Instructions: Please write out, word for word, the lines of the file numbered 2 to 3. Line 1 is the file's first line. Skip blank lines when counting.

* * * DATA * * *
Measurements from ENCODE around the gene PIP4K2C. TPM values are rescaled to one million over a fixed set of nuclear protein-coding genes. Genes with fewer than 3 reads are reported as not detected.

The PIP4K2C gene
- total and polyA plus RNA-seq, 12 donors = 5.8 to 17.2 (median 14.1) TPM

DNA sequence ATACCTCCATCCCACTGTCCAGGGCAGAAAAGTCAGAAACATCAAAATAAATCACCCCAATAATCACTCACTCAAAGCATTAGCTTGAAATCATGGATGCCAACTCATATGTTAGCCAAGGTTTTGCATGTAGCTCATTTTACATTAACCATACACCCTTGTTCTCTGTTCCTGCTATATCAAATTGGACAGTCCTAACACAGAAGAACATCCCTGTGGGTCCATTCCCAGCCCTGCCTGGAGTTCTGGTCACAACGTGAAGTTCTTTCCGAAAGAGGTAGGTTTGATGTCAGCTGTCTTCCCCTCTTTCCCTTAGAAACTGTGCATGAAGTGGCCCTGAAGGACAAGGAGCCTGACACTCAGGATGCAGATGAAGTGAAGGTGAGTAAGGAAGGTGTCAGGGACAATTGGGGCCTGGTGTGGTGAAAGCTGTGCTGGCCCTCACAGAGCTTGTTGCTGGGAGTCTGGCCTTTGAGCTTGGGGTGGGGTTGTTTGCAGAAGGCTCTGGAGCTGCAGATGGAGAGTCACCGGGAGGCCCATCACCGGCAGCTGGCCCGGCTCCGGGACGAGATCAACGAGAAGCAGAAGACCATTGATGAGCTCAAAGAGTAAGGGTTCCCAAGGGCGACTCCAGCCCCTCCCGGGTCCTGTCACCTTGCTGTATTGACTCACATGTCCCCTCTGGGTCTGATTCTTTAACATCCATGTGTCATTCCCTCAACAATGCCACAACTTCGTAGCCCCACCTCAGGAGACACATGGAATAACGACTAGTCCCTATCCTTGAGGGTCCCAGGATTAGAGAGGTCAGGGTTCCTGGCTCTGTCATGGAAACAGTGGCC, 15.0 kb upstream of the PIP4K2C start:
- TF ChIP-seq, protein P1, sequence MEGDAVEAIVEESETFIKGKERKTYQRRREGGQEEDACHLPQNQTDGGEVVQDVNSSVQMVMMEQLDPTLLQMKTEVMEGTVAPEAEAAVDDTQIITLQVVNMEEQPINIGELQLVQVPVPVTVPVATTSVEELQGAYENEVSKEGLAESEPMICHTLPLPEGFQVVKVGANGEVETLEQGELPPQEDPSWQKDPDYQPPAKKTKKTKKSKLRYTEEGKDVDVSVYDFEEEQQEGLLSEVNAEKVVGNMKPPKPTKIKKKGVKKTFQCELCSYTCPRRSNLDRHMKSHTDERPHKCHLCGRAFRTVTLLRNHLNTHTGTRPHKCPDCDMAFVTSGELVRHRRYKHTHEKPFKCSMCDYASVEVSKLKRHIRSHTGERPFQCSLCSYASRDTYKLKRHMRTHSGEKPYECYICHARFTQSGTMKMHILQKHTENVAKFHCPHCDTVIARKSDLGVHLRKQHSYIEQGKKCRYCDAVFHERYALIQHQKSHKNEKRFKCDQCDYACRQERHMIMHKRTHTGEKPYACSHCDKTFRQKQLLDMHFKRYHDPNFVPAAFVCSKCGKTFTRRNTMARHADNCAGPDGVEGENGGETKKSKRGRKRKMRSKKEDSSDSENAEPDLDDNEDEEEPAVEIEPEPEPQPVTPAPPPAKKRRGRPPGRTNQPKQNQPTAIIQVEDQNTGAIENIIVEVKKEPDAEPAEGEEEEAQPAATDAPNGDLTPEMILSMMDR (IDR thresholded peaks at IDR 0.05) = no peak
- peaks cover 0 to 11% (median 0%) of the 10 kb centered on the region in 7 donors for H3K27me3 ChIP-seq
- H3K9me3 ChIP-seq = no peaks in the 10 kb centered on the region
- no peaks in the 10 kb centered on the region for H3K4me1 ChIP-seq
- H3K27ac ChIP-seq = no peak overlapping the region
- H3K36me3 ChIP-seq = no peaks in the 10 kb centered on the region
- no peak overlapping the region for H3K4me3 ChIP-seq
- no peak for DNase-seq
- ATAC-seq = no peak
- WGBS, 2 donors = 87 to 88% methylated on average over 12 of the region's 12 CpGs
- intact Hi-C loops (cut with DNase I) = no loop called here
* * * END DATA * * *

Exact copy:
The PIP4K2C gene
- total and polyA plus RNA-seq, 12 donors = 5.8 to 17.2 (median 14.1) TPM